Grants are usually applied as a discount by the manufacturer. However, the Government has tightened their rules and cars must now have an electric-only range of at least 70 miles to qualify.

For home charging, the Electric Vehicle Homecharge Scheme (EVHS) provides a grant of up to £350 towards the cost of buying and installing a charging point at your home. 

It pays to do your homework and ensure that you are getting the best deal, so shop around and see what each retailer is offering.

Do I have to pay road tax on an electric car?

The good news is pure-electric vehicles are currently exempt from Road Tax and the £320 Premium Supplement for vehicles worth £40,000 or more. Even if you own a plug-in Hybrid, you can still benefit from a discount in the first year, which is usually between £0 and £100 (depending on their emissions) rising to £140 in the second year.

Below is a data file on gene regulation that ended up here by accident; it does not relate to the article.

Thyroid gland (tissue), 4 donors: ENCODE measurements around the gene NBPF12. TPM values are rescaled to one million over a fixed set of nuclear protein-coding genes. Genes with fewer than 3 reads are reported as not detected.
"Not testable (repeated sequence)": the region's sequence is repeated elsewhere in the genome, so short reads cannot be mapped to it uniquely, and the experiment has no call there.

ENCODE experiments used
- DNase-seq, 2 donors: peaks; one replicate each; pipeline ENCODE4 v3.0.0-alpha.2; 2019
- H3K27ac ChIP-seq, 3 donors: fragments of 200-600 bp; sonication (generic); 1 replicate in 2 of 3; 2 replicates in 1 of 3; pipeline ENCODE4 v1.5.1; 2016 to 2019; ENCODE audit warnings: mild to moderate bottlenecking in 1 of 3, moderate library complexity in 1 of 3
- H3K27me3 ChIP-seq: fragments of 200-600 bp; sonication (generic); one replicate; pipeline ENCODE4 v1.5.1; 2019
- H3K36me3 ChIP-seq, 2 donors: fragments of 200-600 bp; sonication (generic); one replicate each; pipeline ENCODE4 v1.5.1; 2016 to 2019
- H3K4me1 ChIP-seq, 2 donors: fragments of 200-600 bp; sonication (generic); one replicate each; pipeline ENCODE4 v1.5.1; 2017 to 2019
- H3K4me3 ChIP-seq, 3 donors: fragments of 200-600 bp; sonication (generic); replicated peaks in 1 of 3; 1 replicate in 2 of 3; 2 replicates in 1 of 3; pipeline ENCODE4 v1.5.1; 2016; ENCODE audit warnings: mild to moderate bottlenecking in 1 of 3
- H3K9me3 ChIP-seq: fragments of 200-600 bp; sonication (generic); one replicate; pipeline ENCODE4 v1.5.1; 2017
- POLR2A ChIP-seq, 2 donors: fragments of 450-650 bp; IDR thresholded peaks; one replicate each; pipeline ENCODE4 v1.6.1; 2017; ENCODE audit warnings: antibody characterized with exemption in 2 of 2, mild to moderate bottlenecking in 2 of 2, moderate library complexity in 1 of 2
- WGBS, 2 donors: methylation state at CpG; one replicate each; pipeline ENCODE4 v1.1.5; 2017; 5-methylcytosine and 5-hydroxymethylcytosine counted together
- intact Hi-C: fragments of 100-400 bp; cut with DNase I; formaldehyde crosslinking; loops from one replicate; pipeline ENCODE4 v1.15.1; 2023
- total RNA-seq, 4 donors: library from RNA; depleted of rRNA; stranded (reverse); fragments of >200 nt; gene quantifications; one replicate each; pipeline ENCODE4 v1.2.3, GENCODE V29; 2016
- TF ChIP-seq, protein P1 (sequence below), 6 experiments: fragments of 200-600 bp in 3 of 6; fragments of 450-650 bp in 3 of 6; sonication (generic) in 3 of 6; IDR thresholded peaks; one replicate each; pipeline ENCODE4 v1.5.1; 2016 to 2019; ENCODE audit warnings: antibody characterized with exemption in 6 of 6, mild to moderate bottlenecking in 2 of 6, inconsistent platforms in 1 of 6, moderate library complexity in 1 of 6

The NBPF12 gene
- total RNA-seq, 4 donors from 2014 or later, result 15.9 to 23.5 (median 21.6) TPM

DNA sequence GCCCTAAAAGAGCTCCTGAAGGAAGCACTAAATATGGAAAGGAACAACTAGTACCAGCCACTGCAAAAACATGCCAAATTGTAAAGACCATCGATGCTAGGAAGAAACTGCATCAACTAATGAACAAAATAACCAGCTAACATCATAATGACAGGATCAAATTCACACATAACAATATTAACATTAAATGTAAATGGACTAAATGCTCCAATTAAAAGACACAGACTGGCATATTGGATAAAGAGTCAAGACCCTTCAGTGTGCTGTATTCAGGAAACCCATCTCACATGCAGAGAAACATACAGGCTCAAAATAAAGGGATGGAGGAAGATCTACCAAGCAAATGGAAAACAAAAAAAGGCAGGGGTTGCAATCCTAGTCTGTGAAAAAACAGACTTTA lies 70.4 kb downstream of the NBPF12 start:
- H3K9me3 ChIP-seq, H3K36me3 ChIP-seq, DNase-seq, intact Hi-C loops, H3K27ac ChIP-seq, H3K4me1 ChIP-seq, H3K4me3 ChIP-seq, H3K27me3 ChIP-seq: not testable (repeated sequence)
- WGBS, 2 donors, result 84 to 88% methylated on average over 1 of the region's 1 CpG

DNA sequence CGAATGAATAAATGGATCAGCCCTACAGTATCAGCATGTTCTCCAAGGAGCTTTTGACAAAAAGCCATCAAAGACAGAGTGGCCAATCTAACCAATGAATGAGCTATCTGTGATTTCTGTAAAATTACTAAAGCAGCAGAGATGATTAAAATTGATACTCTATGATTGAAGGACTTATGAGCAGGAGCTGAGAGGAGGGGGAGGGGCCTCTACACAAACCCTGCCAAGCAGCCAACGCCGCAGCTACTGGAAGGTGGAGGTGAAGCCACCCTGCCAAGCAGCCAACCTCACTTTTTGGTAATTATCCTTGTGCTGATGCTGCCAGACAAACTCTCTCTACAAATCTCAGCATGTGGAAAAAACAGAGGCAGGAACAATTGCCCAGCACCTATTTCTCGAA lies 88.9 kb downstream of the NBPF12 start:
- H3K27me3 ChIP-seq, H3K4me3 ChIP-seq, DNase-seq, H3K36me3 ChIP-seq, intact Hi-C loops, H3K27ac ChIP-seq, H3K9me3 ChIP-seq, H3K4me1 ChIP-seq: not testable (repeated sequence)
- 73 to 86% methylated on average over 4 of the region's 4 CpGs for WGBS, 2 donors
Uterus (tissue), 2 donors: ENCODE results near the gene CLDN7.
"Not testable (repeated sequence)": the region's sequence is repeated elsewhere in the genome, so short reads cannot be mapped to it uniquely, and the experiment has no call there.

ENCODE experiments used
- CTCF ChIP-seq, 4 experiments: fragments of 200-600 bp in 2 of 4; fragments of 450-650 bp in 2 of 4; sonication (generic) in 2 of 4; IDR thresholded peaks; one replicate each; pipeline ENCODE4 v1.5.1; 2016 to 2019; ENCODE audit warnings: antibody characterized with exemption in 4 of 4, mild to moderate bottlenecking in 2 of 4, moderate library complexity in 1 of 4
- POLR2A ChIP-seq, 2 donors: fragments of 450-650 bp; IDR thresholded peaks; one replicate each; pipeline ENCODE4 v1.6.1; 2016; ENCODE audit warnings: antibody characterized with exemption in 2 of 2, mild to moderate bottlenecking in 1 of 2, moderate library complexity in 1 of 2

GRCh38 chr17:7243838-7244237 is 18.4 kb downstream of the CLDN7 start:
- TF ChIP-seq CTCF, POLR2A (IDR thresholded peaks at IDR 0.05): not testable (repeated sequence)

Will I be taxed on an electric company car?

The Government has linked this with the Benefit in Kind (BIK) tax based on emissions meaning drivers have the incentive to make greener choices. The greener the decision, the lower the charge and pure electric vehicles are receiving the most significant incentives.

In April this year (2020), the Government introduced new rules around the electric-only miles a car can do. As a result, vehicles with a minimum range of 130 miles are now classified as pure-electric and will incur no BIK tax in 2020/21 compared with plug-in hybrids that are only capable of doing up to 30 miles or less -which face a rate of 14%.